The painting exemplified the Art for art's sake movement, a philosophy that the intrinsic value of art, and the only "true" art, is divorced from any didactic, moral, politic, or utilitarian function.
Inspired by the Cremorne Gardens, a celebrated pleasure resort in London, it is widely acknowledged to be the high point of Whistler's middle period. Whistler's depiction of the industrial city park in The Falling Rocket includes a fireworks display in the foggy night sky. This painting is also most famously known as the inception of the lawsuit between Whistler and the art critic John Ruskin, who had accused Whistler of "flinging a pot of paint in the public's face" upon viewing this painting.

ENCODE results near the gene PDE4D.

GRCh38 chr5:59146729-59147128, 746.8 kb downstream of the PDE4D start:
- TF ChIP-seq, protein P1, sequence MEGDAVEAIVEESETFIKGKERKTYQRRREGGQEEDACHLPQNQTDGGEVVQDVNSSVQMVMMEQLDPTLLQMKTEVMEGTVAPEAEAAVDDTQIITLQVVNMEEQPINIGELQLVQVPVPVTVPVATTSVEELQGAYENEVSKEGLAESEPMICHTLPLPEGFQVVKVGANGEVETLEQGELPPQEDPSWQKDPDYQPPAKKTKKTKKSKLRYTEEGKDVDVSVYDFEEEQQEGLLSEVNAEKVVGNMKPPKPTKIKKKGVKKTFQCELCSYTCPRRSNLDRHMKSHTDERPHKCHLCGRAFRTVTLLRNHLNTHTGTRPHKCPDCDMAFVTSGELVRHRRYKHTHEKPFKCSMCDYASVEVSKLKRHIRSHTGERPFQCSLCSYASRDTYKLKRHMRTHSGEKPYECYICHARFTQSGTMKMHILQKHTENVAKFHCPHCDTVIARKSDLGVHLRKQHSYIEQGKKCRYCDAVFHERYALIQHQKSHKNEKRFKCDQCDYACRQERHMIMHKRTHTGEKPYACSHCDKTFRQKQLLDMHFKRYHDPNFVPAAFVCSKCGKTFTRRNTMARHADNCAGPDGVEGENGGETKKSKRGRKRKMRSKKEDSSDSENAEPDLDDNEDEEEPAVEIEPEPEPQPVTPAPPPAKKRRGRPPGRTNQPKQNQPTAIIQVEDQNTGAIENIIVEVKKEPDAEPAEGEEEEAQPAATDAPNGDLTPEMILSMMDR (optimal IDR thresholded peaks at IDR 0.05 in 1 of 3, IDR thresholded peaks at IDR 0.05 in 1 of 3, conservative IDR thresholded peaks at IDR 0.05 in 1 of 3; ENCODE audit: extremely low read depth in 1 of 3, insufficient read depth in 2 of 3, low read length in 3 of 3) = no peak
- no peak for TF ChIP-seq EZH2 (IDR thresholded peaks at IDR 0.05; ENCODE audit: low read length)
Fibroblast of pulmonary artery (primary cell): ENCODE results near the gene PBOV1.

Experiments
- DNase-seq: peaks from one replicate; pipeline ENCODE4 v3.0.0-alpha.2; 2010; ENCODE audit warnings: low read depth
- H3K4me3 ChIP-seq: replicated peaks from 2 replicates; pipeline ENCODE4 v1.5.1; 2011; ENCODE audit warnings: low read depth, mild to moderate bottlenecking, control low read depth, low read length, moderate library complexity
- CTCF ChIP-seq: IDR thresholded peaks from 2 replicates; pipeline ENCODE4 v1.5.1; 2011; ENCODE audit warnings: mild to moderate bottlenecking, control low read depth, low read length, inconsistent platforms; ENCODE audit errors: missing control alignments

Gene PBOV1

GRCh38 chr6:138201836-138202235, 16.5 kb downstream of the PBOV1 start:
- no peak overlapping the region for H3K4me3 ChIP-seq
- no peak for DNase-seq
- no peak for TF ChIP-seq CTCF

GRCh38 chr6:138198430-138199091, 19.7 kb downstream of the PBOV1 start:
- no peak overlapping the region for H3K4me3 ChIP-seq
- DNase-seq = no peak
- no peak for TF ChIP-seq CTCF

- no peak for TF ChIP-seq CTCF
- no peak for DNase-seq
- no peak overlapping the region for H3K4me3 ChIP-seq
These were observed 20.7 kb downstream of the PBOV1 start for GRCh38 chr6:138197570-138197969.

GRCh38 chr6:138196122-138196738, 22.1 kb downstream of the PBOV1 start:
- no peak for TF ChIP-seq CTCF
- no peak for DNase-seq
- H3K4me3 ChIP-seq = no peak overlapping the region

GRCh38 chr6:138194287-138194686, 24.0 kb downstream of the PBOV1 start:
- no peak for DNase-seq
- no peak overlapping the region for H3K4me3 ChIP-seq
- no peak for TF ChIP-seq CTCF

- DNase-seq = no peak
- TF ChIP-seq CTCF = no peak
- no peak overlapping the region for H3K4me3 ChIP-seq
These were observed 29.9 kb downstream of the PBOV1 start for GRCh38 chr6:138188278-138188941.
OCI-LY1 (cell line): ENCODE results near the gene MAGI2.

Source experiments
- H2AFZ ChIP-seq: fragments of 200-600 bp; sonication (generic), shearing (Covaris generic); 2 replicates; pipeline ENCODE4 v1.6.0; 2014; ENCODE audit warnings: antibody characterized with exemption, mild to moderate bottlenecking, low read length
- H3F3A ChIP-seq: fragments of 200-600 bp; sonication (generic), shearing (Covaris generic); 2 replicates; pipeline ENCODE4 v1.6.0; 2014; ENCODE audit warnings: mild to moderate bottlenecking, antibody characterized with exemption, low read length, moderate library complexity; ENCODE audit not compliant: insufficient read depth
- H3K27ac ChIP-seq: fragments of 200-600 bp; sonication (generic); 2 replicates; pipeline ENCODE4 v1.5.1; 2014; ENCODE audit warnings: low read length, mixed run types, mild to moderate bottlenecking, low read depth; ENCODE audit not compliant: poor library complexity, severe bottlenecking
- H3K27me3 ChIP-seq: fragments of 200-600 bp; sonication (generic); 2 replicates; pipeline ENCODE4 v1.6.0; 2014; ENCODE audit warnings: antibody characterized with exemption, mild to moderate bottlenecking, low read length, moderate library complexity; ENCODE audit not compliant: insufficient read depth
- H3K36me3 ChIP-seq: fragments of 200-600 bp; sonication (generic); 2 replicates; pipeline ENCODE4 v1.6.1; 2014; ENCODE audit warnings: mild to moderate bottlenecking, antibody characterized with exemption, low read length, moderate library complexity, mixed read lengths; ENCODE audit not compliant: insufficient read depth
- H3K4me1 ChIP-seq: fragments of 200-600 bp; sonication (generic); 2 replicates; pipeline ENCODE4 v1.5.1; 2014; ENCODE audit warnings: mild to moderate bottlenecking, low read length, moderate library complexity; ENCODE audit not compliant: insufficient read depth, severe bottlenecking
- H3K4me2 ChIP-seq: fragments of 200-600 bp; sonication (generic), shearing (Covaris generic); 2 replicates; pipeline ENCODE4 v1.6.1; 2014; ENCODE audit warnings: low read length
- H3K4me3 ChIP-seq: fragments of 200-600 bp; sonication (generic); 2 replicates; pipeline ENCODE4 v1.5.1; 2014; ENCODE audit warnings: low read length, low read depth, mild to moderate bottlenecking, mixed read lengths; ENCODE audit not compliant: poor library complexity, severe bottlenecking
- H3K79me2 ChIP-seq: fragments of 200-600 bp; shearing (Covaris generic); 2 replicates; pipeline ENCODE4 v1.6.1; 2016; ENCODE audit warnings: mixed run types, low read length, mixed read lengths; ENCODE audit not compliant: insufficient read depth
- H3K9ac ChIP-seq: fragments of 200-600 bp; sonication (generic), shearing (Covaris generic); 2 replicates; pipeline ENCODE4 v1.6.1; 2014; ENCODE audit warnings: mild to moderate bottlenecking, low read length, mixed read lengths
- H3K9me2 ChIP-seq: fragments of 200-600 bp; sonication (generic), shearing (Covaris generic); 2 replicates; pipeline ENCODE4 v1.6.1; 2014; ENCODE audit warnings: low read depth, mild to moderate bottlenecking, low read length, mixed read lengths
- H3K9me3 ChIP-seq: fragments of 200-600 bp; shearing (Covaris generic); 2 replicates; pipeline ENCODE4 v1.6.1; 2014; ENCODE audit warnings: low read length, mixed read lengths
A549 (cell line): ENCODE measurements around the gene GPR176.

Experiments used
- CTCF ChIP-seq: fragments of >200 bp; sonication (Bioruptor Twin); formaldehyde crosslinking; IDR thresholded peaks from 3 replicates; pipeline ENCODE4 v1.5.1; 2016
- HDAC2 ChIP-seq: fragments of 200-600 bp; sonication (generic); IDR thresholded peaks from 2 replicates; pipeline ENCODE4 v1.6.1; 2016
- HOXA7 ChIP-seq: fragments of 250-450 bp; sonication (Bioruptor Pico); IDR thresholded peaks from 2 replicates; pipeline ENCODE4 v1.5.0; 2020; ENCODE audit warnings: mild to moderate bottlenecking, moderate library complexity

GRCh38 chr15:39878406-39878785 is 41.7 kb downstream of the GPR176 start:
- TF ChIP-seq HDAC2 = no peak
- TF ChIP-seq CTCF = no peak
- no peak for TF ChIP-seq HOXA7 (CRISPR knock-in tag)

As part of the Art for Art's Sake movement, the artwork seeks to provide complex emotions that go beyond the technicalities of the imagery. Whistler believed that certain experiences were often best expressed by nuance and implication. These compositions were not designed to avoid the truth of a scene, but instead served as a means of reaching deeper, more hidden truths. His artistic endeavours no longer concerned themselves with physical accuracy, seeking only to capture the essence of an intangible, personal and intimate moment. Whistler has been quoted as saying "If the man who paints only the tree, or flower, or other surface he sees before him were an artist, the king of artists would be the photographer. It is for the artist to do something beyond this.鈥?In essence, The Falling Rocket is the synthesis of a fireworks scene in London, and so by no means does it aim to look like it. Like his other Nocturnes, the painting is meant to be seen as an arrangement, set to invoke particular sensations for the audience.